Doctor insights on:
Uncommon: In someone with a normal GI tract, hypoglycemia after a meal is very uncommon. To be fair, some people feel yucky 2 hr after eating a sugar-rich meal. But it is rarely a low blood sugar. Most people will not feel symptoms unless the blood glu is <60. I people who have had gastric bypass or other GI surgeries, post meal hypoglycemia can occur. One cause is nesidioblastosis. ...Read more
Overdiagnosed: It does exist, but is very uncommon and has been grossly overdiagnosed and hyped. Many people get symptoms 3-4 hr after a sugary meal even tho glu is normal, and people have "low" glu with no symptoms at all. If you have post-meal symptoms, best treatment is smaller/frequent meals/complex carbs/protein etc (after stomach surgery, eg gastic bypass, reactive hypo can occur). ...Read more
Yes: This is a tough question to answer as it depends what you mean by real. There are several things which cause reactive hypoglycemia but loosely this term refers to a style of digestion in which blood sugar suddenly drops to low enough levels to cause symptoms up to 4 hours after a meal. It is caused when the body is still releasing Insulin after a meal is digested resulting in a sugar drop. ...Read more
Hypoglycemia: Hypoglycemia is a condition that occurs when your blood sugar (glucose) is too low. Blood sugar below 70 mg/dl is considered low. Blood sugar at or below this level can harm you. Symptoms may include dizziness, confusion, shakiness, feeling lightheaded, weakness, delerium, etc. ...Read more
Anything BUT NOT: Simple sweets/ sugarsGet a more detailed answer ›
Yes...: Reactive hypoglycemia is defined as a drop in blood sugar after of eating, usually a meal high in sugar or carbohydrates. There is some controversy over the diagnosis and it is not a "formally" recognized D.C., however, clinically it is something that in my opinion & the endocrinologist I know clearly exists & guidelines for its tx exist. It often occurs in people w a FH of DM or pre-DM. ...Read more
No: In my 35 years of practice, I have never seen a case of reactive hypoglycemia. The disorder doesn't exist, if you're overweight the symptoms are a natural response to your glucose level returning to normal. A glucose tolerance test (if you've had one) is not and never will be a valid diagnostic test for hypoglycemia. Don't waste your money o GTT or any fad diets of treatments. Lose wt if heavy. ...Read more
My g t t shows a drop from 7.8 down to 4. 0mmol in the first hour. The lowest value was 3.6mmol. Does this suggest reactive hypoglycemia?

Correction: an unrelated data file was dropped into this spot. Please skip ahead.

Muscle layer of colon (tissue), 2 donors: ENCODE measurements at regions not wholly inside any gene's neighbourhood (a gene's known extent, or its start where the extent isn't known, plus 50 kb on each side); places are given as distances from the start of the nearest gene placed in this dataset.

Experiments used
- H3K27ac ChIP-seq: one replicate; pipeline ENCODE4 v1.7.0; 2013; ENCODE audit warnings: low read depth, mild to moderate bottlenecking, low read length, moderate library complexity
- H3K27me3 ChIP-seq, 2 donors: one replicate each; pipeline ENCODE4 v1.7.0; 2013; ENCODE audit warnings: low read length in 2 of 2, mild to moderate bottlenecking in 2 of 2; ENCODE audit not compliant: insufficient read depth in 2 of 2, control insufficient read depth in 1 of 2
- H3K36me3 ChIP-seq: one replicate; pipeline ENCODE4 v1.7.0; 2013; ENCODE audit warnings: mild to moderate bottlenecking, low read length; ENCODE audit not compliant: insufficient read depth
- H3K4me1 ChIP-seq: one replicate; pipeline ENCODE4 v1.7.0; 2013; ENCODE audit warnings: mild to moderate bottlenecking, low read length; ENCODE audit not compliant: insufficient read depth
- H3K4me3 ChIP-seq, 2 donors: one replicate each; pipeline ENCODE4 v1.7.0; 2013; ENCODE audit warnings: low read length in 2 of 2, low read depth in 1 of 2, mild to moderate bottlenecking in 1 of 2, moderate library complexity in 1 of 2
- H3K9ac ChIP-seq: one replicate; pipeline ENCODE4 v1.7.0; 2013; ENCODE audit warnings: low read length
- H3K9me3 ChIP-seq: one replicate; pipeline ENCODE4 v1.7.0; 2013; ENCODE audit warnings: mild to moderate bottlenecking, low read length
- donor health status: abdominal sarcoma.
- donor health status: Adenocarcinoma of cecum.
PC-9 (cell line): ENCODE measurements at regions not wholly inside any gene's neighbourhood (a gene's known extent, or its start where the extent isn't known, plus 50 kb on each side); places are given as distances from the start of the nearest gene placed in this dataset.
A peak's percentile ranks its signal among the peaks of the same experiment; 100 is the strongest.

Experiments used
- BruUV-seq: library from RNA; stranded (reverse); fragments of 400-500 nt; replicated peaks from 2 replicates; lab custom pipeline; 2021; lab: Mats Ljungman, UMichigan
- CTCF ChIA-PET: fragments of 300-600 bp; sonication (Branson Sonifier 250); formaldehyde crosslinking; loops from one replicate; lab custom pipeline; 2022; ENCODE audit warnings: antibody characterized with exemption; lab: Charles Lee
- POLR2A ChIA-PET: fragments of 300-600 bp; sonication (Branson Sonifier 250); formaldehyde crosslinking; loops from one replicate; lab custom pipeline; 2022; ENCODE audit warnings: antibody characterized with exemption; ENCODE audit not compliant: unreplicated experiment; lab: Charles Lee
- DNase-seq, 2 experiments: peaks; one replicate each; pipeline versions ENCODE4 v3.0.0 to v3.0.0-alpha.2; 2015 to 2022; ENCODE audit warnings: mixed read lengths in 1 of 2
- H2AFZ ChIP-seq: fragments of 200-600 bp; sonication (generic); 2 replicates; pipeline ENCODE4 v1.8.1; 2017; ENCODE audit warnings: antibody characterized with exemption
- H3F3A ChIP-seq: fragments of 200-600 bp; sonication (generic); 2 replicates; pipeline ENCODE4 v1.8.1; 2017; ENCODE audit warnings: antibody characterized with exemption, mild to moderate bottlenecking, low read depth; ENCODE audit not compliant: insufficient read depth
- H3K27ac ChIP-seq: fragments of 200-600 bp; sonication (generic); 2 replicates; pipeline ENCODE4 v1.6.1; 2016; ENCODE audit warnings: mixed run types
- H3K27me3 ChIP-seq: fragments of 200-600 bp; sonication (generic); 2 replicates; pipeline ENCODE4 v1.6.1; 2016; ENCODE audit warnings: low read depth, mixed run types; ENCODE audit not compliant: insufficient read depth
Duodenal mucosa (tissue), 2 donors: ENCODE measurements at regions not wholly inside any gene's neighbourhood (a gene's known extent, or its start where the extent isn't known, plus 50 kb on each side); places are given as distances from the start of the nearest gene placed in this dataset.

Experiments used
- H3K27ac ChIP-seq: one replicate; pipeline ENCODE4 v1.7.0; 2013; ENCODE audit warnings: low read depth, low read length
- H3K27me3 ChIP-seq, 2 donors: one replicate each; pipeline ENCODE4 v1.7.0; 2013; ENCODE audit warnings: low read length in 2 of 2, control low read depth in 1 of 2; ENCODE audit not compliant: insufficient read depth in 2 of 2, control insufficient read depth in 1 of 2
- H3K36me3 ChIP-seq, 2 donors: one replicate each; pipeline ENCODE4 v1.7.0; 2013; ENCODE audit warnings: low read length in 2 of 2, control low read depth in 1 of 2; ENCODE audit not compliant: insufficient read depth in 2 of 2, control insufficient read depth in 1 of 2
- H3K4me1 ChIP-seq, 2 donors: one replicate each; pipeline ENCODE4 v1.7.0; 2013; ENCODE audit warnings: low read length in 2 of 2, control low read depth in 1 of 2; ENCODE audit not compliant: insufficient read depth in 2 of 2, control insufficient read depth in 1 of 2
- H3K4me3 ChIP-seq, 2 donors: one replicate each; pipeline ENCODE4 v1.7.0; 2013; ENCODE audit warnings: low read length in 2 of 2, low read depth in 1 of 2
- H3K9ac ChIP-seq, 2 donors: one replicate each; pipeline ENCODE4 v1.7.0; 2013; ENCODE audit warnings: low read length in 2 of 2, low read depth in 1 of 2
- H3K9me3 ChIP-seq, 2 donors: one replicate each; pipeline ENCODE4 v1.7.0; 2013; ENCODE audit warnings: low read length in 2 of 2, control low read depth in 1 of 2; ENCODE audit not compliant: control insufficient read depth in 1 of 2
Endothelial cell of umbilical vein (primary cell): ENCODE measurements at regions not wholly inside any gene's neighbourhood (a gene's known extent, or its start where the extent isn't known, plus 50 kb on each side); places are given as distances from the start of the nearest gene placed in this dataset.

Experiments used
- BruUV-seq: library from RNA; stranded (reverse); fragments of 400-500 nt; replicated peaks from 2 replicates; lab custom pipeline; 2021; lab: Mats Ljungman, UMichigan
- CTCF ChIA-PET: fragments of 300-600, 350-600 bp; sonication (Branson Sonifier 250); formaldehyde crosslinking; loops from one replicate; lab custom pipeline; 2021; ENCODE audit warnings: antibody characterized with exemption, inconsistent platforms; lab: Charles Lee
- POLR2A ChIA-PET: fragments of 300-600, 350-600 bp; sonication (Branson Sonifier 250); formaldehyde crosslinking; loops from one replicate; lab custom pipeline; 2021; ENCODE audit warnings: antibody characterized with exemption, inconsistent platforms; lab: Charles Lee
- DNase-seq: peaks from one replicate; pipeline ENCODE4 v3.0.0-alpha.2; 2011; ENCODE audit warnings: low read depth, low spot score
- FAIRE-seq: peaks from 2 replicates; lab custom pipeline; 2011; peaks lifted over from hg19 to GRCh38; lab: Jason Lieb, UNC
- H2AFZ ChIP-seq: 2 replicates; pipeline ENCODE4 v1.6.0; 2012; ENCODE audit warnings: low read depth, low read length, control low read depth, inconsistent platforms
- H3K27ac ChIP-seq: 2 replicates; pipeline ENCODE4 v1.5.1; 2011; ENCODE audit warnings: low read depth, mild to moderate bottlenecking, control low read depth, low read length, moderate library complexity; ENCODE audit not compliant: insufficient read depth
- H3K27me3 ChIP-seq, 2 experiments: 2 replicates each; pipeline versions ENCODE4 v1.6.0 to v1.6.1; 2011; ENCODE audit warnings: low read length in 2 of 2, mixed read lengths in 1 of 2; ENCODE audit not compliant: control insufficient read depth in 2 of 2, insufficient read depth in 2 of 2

Fainting?: Not so much. Feeling like fainting is much more common. Happens. The physiology of it is in people who are becoming diabetic, they are not sensitive to insulin and the insulin regulation is off. The first thing is that with less sensitivity to it, the amount of insulin secreted goes sky high. Then, if there isn't enough sugar... reactive hypOglycemia and feeling empty. ...Read more
N+you don't have it: Biotin isn't useful for anything except increasing "health food" store revenue. In addition, in my 35 years of practice, I have never seen a case of reactive hypoglycemia. The disorder doesn't exist, if you're overweight the symptom are a natural response to you sugar returning to normal. A glucose tolerance test (if you've had one) is not and never will be a valid diagnostic test for hypoglycem. ...Read more
One is med induced: Reactive hypoglycemia means blood sugars drop after eating a high carb meal due to an exaggerated response by the pancreas. People with diabetes get hypoglycemic when their carb intake does not match their med intake or when they expend more calories than they usually do and take the same amount if Insulin or other meds. ...Read more
Can reactive hypoglycemia be cured forever so in the future I won't have to worry about what I'm eating or drinking?
Hypoglycemia: Eating small regular frequent meals is the best defense against reactive hypoglycemia. ...Read more
Not so much: It is a response to hyperinsulinemia, which is the first step towards adult onset or type 2 diabetes. When one becomes obese, the body begins to ignore the message of insulin. The response in the pancreas is to secrete more insulin. When challenged with a meal the Insulin response is too much and when the meal is digested, there is still Insulin available but no food and the blood sugar drops. ...Read more